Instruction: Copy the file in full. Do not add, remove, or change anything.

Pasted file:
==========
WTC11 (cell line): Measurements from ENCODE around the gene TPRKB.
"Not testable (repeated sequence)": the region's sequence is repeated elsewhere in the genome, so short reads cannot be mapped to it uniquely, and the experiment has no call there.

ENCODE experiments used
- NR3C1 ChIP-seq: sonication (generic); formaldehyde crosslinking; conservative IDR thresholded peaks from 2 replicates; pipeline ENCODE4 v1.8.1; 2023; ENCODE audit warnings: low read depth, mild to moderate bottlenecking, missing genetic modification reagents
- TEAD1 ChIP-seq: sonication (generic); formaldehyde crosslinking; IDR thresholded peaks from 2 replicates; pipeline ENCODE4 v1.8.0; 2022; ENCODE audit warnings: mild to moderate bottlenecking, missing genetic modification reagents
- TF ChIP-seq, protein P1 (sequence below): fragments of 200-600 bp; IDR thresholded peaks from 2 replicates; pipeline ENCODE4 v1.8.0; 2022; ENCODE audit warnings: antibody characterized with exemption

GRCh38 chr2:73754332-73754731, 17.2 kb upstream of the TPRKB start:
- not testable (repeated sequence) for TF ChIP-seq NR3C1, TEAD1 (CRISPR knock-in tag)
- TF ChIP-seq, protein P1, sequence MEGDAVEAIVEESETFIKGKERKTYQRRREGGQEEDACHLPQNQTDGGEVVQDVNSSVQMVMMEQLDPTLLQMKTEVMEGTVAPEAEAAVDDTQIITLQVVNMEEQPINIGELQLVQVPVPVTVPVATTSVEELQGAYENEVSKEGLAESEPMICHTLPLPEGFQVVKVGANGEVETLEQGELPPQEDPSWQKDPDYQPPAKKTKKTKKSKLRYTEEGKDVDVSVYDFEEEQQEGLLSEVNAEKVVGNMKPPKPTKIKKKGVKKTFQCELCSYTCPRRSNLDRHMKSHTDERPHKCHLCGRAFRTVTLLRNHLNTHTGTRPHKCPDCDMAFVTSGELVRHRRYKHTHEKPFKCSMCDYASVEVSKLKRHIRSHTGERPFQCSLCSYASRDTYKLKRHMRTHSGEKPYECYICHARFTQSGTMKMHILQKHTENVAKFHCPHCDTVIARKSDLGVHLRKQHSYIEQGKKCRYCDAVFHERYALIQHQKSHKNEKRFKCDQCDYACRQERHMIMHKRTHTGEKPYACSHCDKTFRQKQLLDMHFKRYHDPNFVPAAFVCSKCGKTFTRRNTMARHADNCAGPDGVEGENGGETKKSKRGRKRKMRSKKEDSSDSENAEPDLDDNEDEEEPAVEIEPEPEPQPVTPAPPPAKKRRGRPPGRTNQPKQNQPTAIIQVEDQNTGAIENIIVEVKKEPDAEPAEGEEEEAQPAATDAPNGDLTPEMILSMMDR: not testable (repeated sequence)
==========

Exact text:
WTC11 (cell line): Measurements from ENCODE around the gene TPRKB.
"Not testable (repeated sequence)": the region's sequence is repeated elsewhere in the genome, so short reads cannot be mapped to it uniquely, and the experiment has no call there.

ENCODE experiments used
- NR3C1 ChIP-seq: sonication (generic); formaldehyde crosslinking; conservative IDR thresholded peaks from 2 replicates; pipeline ENCODE4 v1.8.1; 2023; ENCODE audit warnings: low read depth, mild to moderate bottlenecking, missing genetic modification reagents
- TEAD1 ChIP-seq: sonication (generic); formaldehyde crosslinking; IDR thresholded peaks from 2 replicates; pipeline ENCODE4 v1.8.0; 2022; ENCODE audit warnings: mild to moderate bottlenecking, missing genetic modification reagents
- TF ChIP-seq, protein P1 (sequence below): fragments of 200-600 bp; IDR thresholded peaks from 2 replicates; pipeline ENCODE4 v1.8.0; 2022; ENCODE audit warnings: antibody characterized with exemption

GRCh38 chr2:73754332-73754731, 17.2 kb upstream of the TPRKB start:
- not testable (repeated sequence) for TF ChIP-seq NR3C1, TEAD1 (CRISPR knock-in tag)
- TF ChIP-seq, protein P1, sequence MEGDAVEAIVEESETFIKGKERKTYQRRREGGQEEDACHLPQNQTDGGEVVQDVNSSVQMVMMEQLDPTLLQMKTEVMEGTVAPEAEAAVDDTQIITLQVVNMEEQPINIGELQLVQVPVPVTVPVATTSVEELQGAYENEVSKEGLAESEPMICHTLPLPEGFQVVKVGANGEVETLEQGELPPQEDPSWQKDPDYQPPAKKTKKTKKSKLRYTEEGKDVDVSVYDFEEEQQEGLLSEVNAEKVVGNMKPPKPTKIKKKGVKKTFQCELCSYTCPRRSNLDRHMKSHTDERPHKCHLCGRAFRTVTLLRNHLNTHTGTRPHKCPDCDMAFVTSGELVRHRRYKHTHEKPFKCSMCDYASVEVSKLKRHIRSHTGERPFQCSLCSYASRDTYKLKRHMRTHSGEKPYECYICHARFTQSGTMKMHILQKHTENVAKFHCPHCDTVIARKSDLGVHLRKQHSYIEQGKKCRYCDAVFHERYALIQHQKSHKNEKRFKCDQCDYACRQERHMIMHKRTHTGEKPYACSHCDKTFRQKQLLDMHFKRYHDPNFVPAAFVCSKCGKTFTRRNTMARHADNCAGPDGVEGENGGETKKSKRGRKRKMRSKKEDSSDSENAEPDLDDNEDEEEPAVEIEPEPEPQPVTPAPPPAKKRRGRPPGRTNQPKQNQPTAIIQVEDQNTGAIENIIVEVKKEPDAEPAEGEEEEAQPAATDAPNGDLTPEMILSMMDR: not testable (repeated sequence)